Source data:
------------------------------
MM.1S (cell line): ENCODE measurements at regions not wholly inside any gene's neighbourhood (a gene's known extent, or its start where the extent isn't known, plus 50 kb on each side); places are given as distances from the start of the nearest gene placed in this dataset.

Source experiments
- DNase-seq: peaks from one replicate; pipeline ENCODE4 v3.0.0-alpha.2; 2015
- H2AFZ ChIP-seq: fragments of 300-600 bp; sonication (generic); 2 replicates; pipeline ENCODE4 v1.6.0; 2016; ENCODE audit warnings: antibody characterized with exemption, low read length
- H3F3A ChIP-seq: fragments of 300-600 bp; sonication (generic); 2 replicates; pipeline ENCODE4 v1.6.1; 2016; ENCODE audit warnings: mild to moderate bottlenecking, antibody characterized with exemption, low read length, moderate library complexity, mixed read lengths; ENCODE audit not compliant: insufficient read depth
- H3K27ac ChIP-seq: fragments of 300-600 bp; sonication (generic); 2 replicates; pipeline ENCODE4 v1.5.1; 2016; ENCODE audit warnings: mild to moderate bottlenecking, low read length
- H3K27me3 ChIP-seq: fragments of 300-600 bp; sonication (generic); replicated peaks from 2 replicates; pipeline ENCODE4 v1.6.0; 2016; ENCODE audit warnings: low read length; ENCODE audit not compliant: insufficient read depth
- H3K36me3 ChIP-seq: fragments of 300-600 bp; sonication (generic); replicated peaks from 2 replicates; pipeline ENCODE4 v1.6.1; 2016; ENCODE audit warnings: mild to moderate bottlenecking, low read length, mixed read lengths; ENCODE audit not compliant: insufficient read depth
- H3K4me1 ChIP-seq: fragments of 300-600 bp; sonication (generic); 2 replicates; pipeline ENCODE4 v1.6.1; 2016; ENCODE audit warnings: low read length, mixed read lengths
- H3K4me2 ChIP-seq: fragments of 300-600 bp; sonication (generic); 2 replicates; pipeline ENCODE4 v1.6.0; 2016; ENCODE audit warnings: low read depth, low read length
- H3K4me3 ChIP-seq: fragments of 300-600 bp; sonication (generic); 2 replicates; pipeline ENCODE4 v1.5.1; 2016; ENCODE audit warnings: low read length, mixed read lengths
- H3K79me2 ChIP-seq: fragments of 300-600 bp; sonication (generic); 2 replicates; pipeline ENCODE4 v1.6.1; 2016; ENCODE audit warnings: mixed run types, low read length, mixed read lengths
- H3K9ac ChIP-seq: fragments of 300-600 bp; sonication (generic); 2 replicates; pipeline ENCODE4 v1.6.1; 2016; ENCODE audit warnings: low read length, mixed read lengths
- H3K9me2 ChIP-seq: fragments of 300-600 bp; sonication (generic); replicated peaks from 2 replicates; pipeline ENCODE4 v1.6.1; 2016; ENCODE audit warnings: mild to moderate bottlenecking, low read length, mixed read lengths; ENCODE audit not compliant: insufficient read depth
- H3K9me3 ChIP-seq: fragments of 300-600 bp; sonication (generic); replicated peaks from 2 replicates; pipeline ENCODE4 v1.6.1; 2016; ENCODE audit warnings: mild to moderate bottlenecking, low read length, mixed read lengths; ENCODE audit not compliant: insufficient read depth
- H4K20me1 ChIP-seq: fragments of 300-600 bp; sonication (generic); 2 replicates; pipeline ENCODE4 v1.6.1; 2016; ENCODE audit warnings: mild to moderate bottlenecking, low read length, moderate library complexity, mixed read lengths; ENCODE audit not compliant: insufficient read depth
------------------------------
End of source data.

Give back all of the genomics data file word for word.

MM.1S (cell line): ENCODE measurements at regions not wholly inside any gene's neighbourhood (a gene's known extent, or its start where the extent isn't known, plus 50 kb on each side); places are given as distances from the start of the nearest gene placed in this dataset.

Source experiments
- DNase-seq: peaks from one replicate; pipeline ENCODE4 v3.0.0-alpha.2; 2015
- H2AFZ ChIP-seq: fragments of 300-600 bp; sonication (generic); 2 replicates; pipeline ENCODE4 v1.6.0; 2016; ENCODE audit warnings: antibody characterized with exemption, low read length
- H3F3A ChIP-seq: fragments of 300-600 bp; sonication (generic); 2 replicates; pipeline ENCODE4 v1.6.1; 2016; ENCODE audit warnings: mild to moderate bottlenecking, antibody characterized with exemption, low read length, moderate library complexity, mixed read lengths; ENCODE audit not compliant: insufficient read depth
- H3K27ac ChIP-seq: fragments of 300-600 bp; sonication (generic); 2 replicates; pipeline ENCODE4 v1.5.1; 2016; ENCODE audit warnings: mild to moderate bottlenecking, low read length
- H3K27me3 ChIP-seq: fragments of 300-600 bp; sonication (generic); replicated peaks from 2 replicates; pipeline ENCODE4 v1.6.0; 2016; ENCODE audit warnings: low read length; ENCODE audit not compliant: insufficient read depth
- H3K36me3 ChIP-seq: fragments of 300-600 bp; sonication (generic); replicated peaks from 2 replicates; pipeline ENCODE4 v1.6.1; 2016; ENCODE audit warnings: mild to moderate bottlenecking, low read length, mixed read lengths; ENCODE audit not compliant: insufficient read depth
- H3K4me1 ChIP-seq: fragments of 300-600 bp; sonication (generic); 2 replicates; pipeline ENCODE4 v1.6.1; 2016; ENCODE audit warnings: low read length, mixed read lengths
- H3K4me2 ChIP-seq: fragments of 300-600 bp; sonication (generic); 2 replicates; pipeline ENCODE4 v1.6.0; 2016; ENCODE audit warnings: low read depth, low read length
- H3K4me3 ChIP-seq: fragments of 300-600 bp; sonication (generic); 2 replicates; pipeline ENCODE4 v1.5.1; 2016; ENCODE audit warnings: low read length, mixed read lengths
- H3K79me2 ChIP-seq: fragments of 300-600 bp; sonication (generic); 2 replicates; pipeline ENCODE4 v1.6.1; 2016; ENCODE audit warnings: mixed run types, low read length, mixed read lengths
- H3K9ac ChIP-seq: fragments of 300-600 bp; sonication (generic); 2 replicates; pipeline ENCODE4 v1.6.1; 2016; ENCODE audit warnings: low read length, mixed read lengths
- H3K9me2 ChIP-seq: fragments of 300-600 bp; sonication (generic); replicated peaks from 2 replicates; pipeline ENCODE4 v1.6.1; 2016; ENCODE audit warnings: mild to moderate bottlenecking, low read length, mixed read lengths; ENCODE audit not compliant: insufficient read depth
- H3K9me3 ChIP-seq: fragments of 300-600 bp; sonication (generic); replicated peaks from 2 replicates; pipeline ENCODE4 v1.6.1; 2016; ENCODE audit warnings: mild to moderate bottlenecking, low read length, mixed read lengths; ENCODE audit not compliant: insufficient read depth
- H4K20me1 ChIP-seq: fragments of 300-600 bp; sonication (generic); 2 replicates; pipeline ENCODE4 v1.6.1; 2016; ENCODE audit warnings: mild to moderate bottlenecking, low read length, moderate library complexity, mixed read lengths; ENCODE audit not compliant: insufficient read depth